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Head Injuries and Sport

In this article, Emma Hammett from First Aid For Life addresses the critical issue of head injuries and concussions in sports, highlighting the alarming link to long-term neurological conditions like dementia. It offers essential insights into symptom recognition, management, and the crucial steps for ensuring athlete safety.

The Correlation Between Head Injuries in Football and Dementia

There is increasing evidence demonstrating the proven correlation between repeated head injuries in football and dementia: former professional footballers are 3.5 times more likely to die of dementia and other serious neurological diseases. As such, coaches and parents must be aware of the risks surrounding head injuries and what to do if a player experiences one. Multiple concussions risk cognitive impairment and mental health problems. There is a growing body of evidence to suggest the link between multiple concussions and neurodegenerative disease (Dr Willie Stewart et al.)

When most people bang their heads, it can be difficult to tell whether they have done any serious damage. Most head injuries are not serious, but severe or repeated injuries can cause damage to the brain.

Understanding Concussion: Symptoms and Diagnosis

Dr Marwan Al Dawoud in his recent presentation at a Sterosport Injury Rehab Network Event, described concussion as a disturbance in brain function caused by direct or indirect force to the head, resulting in a variety of vague signs and symptoms. He noted that concussion most often does not involve loss of consciousness. This is reinforced by statistics that show that only 10% of head injuries result in loss of consciousness. There are many other symptoms you should keep an eye out for, as detailed below.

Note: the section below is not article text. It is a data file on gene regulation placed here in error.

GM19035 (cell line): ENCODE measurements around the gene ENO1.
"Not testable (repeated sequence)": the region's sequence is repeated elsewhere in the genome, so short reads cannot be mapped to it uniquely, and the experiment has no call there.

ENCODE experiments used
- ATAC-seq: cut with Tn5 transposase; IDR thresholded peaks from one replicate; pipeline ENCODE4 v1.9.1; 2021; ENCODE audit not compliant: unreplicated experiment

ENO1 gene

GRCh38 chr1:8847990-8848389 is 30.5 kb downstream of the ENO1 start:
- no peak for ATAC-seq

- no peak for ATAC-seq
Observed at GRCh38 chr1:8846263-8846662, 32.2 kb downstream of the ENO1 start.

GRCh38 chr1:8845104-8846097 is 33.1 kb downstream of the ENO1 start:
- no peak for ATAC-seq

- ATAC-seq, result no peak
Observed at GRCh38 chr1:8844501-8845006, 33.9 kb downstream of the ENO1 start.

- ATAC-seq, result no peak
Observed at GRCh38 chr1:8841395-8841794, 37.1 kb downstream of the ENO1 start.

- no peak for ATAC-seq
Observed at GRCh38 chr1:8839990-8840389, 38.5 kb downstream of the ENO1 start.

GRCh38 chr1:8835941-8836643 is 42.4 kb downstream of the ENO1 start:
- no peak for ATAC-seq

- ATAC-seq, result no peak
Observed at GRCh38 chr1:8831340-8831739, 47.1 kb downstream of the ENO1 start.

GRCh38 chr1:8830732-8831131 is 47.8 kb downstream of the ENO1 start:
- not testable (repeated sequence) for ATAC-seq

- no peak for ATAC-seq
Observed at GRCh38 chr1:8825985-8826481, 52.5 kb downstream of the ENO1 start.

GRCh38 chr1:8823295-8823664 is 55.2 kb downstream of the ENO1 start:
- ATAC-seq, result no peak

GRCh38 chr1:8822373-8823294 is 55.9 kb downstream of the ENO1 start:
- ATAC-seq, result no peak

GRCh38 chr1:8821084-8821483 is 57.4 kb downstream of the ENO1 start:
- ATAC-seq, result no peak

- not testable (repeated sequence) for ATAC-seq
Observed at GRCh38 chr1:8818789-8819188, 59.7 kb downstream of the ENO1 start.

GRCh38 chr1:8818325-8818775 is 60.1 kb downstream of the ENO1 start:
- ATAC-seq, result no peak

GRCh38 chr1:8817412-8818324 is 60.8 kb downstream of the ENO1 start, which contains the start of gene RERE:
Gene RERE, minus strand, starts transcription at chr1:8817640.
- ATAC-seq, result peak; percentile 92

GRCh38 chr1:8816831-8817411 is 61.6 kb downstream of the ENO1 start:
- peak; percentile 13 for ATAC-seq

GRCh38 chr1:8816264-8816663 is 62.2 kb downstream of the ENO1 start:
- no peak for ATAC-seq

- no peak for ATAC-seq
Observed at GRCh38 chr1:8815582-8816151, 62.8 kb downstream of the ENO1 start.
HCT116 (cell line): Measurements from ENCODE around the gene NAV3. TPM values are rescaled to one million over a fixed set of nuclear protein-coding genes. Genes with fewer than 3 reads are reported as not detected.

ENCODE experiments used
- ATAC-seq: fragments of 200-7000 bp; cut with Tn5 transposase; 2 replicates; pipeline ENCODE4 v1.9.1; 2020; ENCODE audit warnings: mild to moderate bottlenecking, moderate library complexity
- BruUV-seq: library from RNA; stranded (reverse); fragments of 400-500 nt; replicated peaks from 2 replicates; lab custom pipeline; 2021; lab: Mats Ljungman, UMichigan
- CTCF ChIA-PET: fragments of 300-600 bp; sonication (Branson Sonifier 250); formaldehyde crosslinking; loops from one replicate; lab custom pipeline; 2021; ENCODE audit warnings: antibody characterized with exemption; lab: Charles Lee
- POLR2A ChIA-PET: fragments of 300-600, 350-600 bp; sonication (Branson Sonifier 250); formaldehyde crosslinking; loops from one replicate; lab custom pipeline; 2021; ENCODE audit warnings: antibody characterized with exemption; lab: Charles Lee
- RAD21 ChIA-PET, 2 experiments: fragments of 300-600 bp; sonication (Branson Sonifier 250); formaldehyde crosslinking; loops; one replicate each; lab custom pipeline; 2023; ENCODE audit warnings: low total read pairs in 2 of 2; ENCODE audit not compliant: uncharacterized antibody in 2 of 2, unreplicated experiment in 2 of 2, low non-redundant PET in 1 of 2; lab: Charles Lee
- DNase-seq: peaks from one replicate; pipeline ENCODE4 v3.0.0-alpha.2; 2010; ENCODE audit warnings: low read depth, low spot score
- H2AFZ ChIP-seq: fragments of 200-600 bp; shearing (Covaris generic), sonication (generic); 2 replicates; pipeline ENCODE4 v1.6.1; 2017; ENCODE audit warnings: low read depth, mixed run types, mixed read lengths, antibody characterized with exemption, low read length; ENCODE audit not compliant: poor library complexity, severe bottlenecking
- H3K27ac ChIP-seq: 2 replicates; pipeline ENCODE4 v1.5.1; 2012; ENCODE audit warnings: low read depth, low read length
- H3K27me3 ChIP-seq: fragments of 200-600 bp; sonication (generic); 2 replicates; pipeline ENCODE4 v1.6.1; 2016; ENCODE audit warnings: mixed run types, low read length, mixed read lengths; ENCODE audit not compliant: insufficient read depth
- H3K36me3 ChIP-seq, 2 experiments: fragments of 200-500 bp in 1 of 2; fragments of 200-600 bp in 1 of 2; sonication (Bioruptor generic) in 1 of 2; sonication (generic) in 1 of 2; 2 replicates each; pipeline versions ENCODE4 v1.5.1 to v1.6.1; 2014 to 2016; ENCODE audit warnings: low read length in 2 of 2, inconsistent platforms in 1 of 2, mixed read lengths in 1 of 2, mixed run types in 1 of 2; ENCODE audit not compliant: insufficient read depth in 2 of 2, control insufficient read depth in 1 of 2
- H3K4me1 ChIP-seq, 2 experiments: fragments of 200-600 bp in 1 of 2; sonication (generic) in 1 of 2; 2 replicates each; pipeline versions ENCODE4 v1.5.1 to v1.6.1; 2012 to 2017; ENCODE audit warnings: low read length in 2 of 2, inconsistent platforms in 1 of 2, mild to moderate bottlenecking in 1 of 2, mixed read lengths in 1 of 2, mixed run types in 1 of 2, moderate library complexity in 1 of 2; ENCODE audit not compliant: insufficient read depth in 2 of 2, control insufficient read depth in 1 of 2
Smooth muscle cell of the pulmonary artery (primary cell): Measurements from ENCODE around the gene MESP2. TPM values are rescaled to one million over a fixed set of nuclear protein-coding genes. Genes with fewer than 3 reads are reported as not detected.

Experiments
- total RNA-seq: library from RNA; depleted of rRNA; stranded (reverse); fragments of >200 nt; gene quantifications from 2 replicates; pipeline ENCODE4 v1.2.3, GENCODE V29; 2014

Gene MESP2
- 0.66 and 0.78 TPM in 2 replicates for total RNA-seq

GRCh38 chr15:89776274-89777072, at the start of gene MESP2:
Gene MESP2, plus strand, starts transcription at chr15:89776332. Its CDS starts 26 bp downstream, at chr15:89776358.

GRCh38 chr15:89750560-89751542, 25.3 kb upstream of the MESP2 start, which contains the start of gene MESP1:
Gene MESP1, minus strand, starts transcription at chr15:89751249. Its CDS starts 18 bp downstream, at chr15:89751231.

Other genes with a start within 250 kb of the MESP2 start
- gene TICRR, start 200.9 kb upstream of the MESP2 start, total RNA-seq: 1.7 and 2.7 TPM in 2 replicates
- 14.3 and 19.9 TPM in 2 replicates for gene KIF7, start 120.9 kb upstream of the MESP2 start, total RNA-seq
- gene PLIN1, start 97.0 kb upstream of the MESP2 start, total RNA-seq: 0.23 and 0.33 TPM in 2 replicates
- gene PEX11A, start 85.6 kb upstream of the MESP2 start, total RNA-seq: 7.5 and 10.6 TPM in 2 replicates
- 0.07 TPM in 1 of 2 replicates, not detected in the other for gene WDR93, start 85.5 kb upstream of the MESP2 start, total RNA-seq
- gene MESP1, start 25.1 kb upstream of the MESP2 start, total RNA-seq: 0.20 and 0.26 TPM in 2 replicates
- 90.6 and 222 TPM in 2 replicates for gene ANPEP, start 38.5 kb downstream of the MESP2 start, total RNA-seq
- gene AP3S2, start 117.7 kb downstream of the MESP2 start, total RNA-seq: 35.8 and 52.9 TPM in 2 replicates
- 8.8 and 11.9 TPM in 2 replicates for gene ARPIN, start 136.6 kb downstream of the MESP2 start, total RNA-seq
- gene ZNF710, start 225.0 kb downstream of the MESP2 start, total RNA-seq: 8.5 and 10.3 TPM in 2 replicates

Dr Al Dawoud described how symptoms usually start shortly after the incident and get better with time, appropriate rest and recovery but can be delayed. Concussion does not show up on any scans. The majority of cases (80-90%) resolve in around 7-10 days but may take longer. The primary symptom is headache, which is present in 95% of concussion injuries. Dizziness occurs in 74% of concussions, with difficulty concentrating in 56% of cases. Marwan considered symptoms that may be more difficult to identify, and athletes may be less willing to disclose or be aware of, including being more emotional, nervous/ anxious and having trouble falling asleep. Dr Al Dawoud explained that concussion accounts for 25% of all rugby injuries and is important because of the potential for structural brain injury.